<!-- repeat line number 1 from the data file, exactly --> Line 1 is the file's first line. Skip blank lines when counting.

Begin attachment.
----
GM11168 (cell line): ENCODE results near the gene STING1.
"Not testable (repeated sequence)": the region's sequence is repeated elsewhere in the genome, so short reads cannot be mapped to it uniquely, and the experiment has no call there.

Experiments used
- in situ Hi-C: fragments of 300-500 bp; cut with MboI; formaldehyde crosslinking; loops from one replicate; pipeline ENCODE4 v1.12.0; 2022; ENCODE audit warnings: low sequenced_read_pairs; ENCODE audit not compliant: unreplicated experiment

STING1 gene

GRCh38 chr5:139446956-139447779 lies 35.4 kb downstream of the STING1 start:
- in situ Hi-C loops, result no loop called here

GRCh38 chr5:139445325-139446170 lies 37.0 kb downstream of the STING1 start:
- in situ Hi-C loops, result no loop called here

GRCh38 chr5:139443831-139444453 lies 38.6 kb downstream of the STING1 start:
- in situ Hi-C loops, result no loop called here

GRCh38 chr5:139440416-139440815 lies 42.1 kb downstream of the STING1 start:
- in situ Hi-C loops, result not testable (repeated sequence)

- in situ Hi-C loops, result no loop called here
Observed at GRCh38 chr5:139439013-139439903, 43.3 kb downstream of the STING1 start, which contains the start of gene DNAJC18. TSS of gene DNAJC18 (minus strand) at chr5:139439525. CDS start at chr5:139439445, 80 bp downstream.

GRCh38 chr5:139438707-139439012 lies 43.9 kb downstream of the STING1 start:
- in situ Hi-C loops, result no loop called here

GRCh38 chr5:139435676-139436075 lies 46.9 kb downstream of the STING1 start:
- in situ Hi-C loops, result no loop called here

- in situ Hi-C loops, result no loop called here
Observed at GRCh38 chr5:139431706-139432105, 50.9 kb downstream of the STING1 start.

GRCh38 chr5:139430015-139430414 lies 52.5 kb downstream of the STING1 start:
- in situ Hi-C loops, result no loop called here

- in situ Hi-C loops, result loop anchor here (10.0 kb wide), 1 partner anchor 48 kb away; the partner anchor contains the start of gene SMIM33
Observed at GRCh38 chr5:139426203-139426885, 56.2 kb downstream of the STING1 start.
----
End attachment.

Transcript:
GM11168 (cell line): ENCODE results near the gene STING1.